In the preceding period, from 1911 to 1928, she had written about things and people in space—on the analogy of painting or the theatre. She had done so naturally, as that period was great in painting and lively in the theatre, and nearly everybody's writing was controlled by...
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SOURCE: "The State of Change," in Saturday Review, Vol. 39, No. 51, December 22, 1956, pp. 21-29.
[In the following review, Fowlie praises Stanzas in Meditation and Other Poems, noting the power of Stein's poetic rhythms.]
The poetry published in Gertrude Stein's volume Stanzas in Meditation was written between 1929 and 1933. It is now presented as the sixth volume in the Yale edition of her unpublished writings. Donald Sutherland, biographer of the writer and one of the editors of this edition, describes in his preface the moment in Miss Stein's career when these poems were composed. For several years before 1929 she had written extensively on painting. Then her preoccupation began to center on ideas of a political and philosophical nature. She was well aware of the weakness of poetry which is simply about ideas and of the need to make ideas coexistent with poetry, intrinsic to poetry. (In fact, she once said, in her familiar aphoristic style, that there are no ideas in masterpieces.)
"Stanzas in Meditation" is a long poem filling more than one-half of the present volume. It is a meditation on the ideas which rise up in the poet's mind during the process of writing, or on the ideas which involuntarily form in her mind when she considers the writing or the art of someone else. For the most part this meditation is infinitely difficult to follow. Miss Stein usually...
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SOURCE: "The Impossible," in Poetry, Vol. XC, No. 4, July, 1957, pp. 250-54.
[In the following review of Stanzas in Meditation and Other Poems, Ashbery describes the difficult, ambitious nature of Stein's experiments with language.]
[Stanzas in Meditation] will probably please readers who are satisfied only by literary extremes, but who have not previously taken to Miss Stein because of a kind of lack of seriousness in her work, characterized by lapses into dull, facile rhyme; by the over-employment of rhythms suggesting a child's incantation against grownups; and by monotony. There is certainly plenty of monotony in the 150-page title poem which forms the first half of this volume, but it is the fertile kind, which generates excitement as water monotonously flowing over a dam generates electrical power. These austere "stanzas" are made up almost entirely of colorless connecting words such as "where," "which," "these," "of," "not," "have," "about," and so on, though now and then Miss Stein throws in an orange, a lilac, or an Albert to remind us that it really is the world, our world, that she has been talking about. The result is like certain monochrome de Kooning paintings in which isolated strokes of color take on a deliciousness they never could have had out of context, or a piece of music by Webern in which a single note on the celesta suddenly irrigates a whole desert of dry, scratchy...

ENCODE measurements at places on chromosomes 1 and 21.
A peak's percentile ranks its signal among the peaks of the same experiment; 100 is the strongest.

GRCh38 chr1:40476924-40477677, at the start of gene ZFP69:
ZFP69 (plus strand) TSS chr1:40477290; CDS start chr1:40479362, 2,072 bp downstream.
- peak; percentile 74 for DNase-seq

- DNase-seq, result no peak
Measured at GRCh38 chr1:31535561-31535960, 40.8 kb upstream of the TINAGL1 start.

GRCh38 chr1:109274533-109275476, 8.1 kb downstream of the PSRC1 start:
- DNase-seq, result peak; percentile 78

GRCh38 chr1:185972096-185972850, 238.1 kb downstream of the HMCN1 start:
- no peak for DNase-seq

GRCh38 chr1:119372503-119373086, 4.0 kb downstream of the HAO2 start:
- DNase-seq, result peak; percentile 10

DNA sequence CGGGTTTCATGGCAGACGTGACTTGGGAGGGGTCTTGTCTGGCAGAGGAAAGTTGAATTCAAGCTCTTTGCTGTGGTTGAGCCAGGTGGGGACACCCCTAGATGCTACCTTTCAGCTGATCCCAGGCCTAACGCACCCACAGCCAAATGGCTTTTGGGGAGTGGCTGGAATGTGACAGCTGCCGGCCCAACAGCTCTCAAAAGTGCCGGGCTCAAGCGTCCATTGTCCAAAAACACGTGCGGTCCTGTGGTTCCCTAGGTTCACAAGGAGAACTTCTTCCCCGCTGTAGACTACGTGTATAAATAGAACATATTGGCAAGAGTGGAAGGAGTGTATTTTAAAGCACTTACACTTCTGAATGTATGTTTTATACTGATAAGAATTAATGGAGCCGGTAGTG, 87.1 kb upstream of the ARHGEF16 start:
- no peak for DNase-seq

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SOURCE: "The Comedy of Literature: Gertrude Stein," in In Praise of Comedy: A Study in Its Theory and Practice, Horizon Press, 1970, pp. 236-41.
[In the following excerpt, Feibleman describes Tender Buttons and Geography and Plays as comically meaningless works, of interest only for the connotative value of their nonsensical words.]
The Stein which is represented by [Tender Buttons and Geography and Plays] is essentially the comedian. That Gertrude Stein would probably not agree with this estimation is nothing to the point. When we consider artistic accomplishments, we can ignore the intentions of the artist, which may have been in direct contradiction with what was actually accomplished. In all likelihood, Miss Stein began her career as an iconoclast, like so many of her "lost generation." She wrote with her tongue in her cheek and an ambition to épater le bourgeois. But whether such was her intention or no, we may assert that it is what her books reveal, and thus it is all we need be occupied with considering. Fortunately or unfortunately for the artist, works of art once delivered to the public are public property, and there are many who are more equipped to assign them their proper place than the artist himself. Thus we are justified in calling Miss Stein a comedian provided only that we can show wherein the comedy lies….
One joke and one alone...